Now that Microsoft has formally killed it’s Mix conference let’s talk about how it is going to bring Windows Phone 8 and updates on Windows 8 to developers. First a little on Mix, then a discussion of the difficulties of conferences in general, then a discussion of what all reports I’ve seen so far miss, and a prediction.
As others have mentioned it was time for Mix to die because its original purpose, convincing Web Developers to use Microsoft technologies, no longer warrants a conference. Mix was started in an era when there was extensive HTML fragmentation and Microsoft was trying to get developers to focus on the Internet Explorer variant of HTML, AJAX (much of whose technology Microsoft had invented) had become the new new thing yet Microsoft was considered anti-AJAX, and when the real threat for web domination was being posed by Adobe Flash. Microsoft responded to Flash technologically by introducing Silverlight and Expression Blend, and Mix was invented as a major tool in reaching out to web developers and, even more importantly, the design community that had coalesced around Flash. With HTML5 effectively slaying both fragmentation and Adobe Flash (and Silverlight), the justification for Mix ended.
For the last two years Mix was in transition away from its web roots towards being a Windows Phone Developer Conference, and I’d expected this to continue (with a name change). This wasn’t a planned thing, it was a matter of convenience. Given the planned Fall 2010 release of Windows Phone 7, a Spring 2010 developer conference made sense. And since the Windows Phone 7 app model was based on Silverlight, and its design/development environment based on the same tools as Silverlight, why not use the spring Silverlight-oriented conference as the launchpad? The schedule and justification remained the same for the Mango release and Mix’11. And so my expectation had been that Microsoft would repurpose and rename Mix and use its time slot for a new mobile developer oriented conference. That this didn’t happen is most likely another indication of the synchronization and synergy that is building between Windows Phone 8 and Windows 8. Why have a separate Windows Phone-oriented developer conference if you are going to have a common app model, tool set, etc.? Future Windows Phone-specific information should just be a track within a larger Windows developer conference.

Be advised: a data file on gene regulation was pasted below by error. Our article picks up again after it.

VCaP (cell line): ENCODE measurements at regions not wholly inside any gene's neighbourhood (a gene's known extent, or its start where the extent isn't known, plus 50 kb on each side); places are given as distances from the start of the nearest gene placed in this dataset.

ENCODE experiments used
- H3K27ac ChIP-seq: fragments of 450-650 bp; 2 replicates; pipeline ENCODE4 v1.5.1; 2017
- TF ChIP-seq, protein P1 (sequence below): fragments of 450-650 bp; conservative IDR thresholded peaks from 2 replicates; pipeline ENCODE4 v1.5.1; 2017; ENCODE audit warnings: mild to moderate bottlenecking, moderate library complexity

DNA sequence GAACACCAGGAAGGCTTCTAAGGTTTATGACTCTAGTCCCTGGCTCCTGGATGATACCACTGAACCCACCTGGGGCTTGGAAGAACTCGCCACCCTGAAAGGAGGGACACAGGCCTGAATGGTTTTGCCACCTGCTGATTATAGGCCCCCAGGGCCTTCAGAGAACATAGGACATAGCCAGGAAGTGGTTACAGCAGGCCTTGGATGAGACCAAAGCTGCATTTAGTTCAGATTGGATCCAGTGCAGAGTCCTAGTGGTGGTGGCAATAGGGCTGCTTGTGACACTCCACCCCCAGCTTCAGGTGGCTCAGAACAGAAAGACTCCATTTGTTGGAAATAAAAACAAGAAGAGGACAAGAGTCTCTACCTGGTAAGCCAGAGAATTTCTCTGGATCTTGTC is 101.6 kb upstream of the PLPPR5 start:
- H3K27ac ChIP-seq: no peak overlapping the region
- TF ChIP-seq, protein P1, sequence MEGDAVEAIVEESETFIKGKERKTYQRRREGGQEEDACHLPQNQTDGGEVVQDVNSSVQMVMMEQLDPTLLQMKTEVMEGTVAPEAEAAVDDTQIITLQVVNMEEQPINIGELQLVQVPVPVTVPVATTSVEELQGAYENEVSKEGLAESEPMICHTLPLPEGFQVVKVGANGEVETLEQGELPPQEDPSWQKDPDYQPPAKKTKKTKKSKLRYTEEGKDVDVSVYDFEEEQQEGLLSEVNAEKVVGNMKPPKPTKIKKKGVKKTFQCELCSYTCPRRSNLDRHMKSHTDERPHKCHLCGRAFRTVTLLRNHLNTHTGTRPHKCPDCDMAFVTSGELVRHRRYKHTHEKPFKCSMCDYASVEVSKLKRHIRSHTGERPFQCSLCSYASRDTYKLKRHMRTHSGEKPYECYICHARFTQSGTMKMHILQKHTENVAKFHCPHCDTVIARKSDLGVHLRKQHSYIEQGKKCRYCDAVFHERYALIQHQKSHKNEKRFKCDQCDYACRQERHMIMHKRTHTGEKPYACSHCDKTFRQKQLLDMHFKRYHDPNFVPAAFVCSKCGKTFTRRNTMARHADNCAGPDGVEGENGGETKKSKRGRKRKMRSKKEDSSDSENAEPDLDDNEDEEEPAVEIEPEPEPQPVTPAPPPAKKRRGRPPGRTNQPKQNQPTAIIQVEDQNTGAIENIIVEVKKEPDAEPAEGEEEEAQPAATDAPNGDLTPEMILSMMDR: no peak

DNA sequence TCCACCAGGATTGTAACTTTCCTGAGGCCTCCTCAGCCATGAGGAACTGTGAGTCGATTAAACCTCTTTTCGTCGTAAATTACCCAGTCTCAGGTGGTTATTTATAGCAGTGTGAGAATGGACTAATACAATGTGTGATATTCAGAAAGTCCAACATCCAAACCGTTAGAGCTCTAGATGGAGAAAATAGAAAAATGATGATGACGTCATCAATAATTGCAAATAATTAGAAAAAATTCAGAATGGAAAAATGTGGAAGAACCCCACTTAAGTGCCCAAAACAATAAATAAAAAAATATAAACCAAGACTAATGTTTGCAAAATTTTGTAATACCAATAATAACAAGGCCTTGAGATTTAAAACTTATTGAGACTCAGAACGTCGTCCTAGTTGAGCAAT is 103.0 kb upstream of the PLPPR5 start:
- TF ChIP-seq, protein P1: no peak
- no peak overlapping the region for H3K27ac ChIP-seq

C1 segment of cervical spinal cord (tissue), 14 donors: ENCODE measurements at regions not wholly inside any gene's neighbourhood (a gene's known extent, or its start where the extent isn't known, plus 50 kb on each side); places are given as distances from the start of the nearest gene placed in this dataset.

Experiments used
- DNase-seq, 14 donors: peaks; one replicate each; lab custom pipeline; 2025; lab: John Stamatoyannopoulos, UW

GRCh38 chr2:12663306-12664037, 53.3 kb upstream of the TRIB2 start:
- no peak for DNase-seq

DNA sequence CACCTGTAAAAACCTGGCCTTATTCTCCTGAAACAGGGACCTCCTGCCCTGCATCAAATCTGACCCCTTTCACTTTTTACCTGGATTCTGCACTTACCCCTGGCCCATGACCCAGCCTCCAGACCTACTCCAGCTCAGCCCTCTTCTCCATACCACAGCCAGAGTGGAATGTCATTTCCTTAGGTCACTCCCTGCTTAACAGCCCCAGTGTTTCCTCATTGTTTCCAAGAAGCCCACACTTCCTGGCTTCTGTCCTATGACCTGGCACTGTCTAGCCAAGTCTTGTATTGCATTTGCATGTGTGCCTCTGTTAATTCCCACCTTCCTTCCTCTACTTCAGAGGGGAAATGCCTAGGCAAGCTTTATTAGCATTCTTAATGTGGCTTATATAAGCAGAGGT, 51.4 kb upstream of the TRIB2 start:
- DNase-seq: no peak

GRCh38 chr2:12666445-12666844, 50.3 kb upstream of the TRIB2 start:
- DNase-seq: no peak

What is bothering me right now is a timing issue. With both Windows 8 and Windows Phone 8 likely hitting RTM this summer or fall isn’t a spring developer event of some form needed? I think the answer is yes, and I can guess at how Microsoft will address this problem.
Setting up big conference is a nightmare, starting with acquiring a location. For conferences as big as PDC/Build space is such a huge problem that you generally reserve it a few years in advance. Taking a little tangent here, when I was running the Quests technical strategy process at Microsoft we had a very tight schedule that was created a year or more in advance to lock down executive calendars. The entire process had to fit between Labor Day and a set of Executive Briefings (SteveB et al) that were scheduled in December. This included a conference of the top few hundred technical leaders in the company that had to take place two or three weeks before the Executive Briefings. One year a late decision came down to hold a PDC, and the only week that a venue could be secured was the week of the Quests conference. With so many technical leaders involved in PDC we agreed to move the Quests event, but the only date in the narrow range we had to hit we could secure a venue was the same week as a big event Microsoft Research (MSR) holds in China each year. After discussing this with MSR leadership I decided we’d have to live with diminished MSR participation at the Quests event. To prevent this scenario from happening again the team behind PDC went back to reserving space for future events a few years into the future. I don’t know if they are still doing so, but it makes sense that Microsoft already has a location locked down for a potential Build conference this fall.